Why learn how to smoke fish?
I'm not usually into 'smoked fish' that you buy in shops and supermarkets, and often from foodservice suppliers.
I'm very wary of deep orange or yellow coloured food items with a pungent smoky stench, a 3 month shelf life and a list of additives that could equip an embalmer with the mummification needs of Ancient Egypt.
As home smoking and the artisan smokers know, the best way to smoke is using real wood.
Care must be taken to not over-smoke. You want to enhance the flavour of the main ingredient and not overpower it
To set up an actual smokehouse it can be expensive – and if you believe the ads on TV and magazines, you apparently need to spend a fortune to smoke things properly at home too. In actual fact, you don't.
I saw a funny tweet the other day – "When did sales become a dirty word?"
I think it becomes a dirty word when something you don't need gets shoved down your throat like Ron Jeremy during a shoot every time you try to do something.
I appreciate the need for people to make a buck, but there really is so much garbage being peddled that just isn't needed.
You don't need smokers, bags of wood chips, fancy barbecues or hand tools. Just a couple of items found in most kitchens and homes.
The very basics require:
- a metal tray, pan, wok or baking dish that you can sit over the gas burner
- a rack, or wire netting, or tray with holes in that you can rest the food to be smoked over the smoking tray
- something sexy to smoke with (some natural, untreated, non-toxic wood, bark, tea leaves, coconut husks etc – more on that further down)
- A lid, or matching tray/dish, or some aluminium foil to cover everything with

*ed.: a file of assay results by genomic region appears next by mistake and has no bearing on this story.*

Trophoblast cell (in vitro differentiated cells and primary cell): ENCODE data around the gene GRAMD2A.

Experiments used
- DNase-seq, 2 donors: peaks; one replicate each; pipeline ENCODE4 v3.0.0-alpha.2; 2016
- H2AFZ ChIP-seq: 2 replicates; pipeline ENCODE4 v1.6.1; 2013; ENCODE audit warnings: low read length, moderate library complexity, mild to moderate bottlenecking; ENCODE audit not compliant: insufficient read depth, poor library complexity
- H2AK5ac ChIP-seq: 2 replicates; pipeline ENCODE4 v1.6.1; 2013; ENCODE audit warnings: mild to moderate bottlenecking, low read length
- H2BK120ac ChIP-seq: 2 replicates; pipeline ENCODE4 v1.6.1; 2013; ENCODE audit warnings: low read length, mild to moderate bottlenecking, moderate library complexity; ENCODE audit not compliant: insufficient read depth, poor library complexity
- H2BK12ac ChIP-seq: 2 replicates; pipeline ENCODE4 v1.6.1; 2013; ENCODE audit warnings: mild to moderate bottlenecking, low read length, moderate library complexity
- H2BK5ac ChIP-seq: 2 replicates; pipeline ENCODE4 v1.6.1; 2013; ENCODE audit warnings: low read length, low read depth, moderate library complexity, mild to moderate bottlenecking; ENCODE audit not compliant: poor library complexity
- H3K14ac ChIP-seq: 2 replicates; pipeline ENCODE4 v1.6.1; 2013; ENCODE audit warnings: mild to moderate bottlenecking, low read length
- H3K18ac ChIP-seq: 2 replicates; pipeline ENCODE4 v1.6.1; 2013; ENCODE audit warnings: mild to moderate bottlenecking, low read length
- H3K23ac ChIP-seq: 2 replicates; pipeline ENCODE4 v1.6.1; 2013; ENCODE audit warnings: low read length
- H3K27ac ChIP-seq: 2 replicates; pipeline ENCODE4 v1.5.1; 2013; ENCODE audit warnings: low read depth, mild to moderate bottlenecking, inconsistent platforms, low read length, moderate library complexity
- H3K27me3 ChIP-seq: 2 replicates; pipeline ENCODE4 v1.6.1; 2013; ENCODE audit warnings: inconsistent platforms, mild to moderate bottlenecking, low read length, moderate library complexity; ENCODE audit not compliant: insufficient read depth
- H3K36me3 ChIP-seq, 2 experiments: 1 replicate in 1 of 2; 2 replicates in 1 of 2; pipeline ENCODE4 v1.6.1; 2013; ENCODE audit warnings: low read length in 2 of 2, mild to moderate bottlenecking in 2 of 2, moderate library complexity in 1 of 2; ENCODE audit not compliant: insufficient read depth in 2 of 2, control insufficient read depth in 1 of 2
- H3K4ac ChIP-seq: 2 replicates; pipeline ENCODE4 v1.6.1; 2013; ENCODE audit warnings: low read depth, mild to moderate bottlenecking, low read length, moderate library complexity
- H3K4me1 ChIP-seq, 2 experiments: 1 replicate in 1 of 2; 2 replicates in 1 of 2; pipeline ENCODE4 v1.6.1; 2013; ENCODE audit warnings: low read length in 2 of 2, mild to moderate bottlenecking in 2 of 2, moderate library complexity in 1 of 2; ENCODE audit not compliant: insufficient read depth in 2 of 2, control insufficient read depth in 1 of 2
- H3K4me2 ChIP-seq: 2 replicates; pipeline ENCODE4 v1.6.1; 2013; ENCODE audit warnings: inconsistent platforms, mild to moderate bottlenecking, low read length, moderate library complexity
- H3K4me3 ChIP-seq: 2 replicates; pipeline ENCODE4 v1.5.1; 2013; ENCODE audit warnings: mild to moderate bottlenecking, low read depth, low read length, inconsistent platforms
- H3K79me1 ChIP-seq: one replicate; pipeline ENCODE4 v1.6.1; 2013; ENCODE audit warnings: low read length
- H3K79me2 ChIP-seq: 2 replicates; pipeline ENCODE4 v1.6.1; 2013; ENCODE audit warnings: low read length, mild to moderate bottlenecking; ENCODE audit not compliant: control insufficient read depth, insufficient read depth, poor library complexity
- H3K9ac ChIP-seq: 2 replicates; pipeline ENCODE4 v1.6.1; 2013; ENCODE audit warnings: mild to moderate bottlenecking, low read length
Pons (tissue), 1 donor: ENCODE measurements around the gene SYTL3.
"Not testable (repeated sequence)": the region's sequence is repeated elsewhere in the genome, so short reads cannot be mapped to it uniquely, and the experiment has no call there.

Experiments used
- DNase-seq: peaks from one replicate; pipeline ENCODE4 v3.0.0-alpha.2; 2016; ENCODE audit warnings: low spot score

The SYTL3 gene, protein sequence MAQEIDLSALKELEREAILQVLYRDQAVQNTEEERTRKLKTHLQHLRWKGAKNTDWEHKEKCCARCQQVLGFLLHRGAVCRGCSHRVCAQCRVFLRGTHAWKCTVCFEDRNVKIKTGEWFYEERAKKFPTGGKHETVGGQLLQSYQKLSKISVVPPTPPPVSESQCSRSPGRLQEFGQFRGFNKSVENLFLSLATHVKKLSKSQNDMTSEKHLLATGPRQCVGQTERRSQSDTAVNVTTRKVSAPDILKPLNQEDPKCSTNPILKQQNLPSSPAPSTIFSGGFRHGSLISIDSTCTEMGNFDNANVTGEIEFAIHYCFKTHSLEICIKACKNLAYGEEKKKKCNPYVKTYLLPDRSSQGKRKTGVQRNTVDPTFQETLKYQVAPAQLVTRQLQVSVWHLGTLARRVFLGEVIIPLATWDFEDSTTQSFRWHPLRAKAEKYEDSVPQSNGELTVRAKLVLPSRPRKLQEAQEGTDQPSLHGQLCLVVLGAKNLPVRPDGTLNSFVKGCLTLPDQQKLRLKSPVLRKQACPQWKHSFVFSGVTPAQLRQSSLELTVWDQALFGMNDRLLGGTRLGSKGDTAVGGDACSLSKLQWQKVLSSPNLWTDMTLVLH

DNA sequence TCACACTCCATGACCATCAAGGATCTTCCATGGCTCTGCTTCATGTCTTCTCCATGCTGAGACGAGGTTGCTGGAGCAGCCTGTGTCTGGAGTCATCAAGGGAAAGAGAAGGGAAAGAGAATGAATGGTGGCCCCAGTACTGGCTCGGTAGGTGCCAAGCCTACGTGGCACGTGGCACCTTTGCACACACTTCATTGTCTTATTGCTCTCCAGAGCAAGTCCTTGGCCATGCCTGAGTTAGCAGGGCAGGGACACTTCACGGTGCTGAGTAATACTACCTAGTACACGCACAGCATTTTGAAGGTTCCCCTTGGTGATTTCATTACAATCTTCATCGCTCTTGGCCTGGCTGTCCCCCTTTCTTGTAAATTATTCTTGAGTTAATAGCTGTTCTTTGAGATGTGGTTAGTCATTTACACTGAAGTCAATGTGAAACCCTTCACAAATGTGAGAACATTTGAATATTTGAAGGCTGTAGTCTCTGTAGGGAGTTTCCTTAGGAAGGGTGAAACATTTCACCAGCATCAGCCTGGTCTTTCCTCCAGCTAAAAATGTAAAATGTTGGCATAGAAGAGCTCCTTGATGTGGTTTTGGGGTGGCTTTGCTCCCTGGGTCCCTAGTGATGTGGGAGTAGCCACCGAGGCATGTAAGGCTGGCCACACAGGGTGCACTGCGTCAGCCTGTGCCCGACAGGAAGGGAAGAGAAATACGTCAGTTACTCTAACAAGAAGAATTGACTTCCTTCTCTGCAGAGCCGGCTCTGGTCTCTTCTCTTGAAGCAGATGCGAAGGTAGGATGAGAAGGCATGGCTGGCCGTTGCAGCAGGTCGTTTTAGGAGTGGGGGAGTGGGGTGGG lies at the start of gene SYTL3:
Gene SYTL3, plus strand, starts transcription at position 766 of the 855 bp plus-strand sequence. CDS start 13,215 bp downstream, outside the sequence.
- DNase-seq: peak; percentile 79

- Something to smoke. Fish, chicken, meat, vegetables – they are all fair game. For this example I'll use fish
To keep it simple, shred your bark, or wood or cones onto the pan or roasting tray.
It will mark the tray, probably forever so use an old one – not Grandma's favourite brand new polished chrome Gucci roaster!
*Note to commis chefs – Ask the boss before you use brand new GN trays too, or you may learn how to get a pan thrown at you by Chef.
How to smoke fish
Scatter the shredded wood, top it with the rack a few inches above – or across the top – add your fish or meat or veg, and then cover with foil (or something)
In this example, I used the hairy wooden husks from mature coconut. Grab a coconut and try. Tastes great. Tastes of wood smoke – not too much coconut taste.
- As mentioned, cover with foil, set over a burner on the stove, and then turn up the gas/flames very high.
- You won't have it on high for too long – but you need to have it on high until the wood starts to 'catch'.
- When the wood starts smouldering the foil will start to puff up, or you'll see wisps of smoke appear from any cracks between the tray and whatever you are covering it with.
When this happens, and the smoke starts, then turn the flame down low enough to keep it smouldering and smoking gently.
Too low and the smoke will stop – the wood will stop smouldering.
Too high and the smoke will be thick, dark and bitter.
Don't chew your nails and overthink it. Just turn up the gas!
When you see smoke, turn it down and adjust it every now and then to keep the stream of smoke slow and steady.
When turned down, it should be like the photo below – flames just touching the base of the tray.
After 5-10 minutes you should have enough flavour and colour to stop smoking.
Be careful with fish. The tray I used here was quite small, and I was 'hot smoking'
With this piece of red snapper, I smoked for around 7 minutes and the fish was nicely smoked and still raw in the middle.
It has a great flavour, sexy, not too overpowering.
To finish cooking it goes into the oven or under a salamander grill for a few minutes more.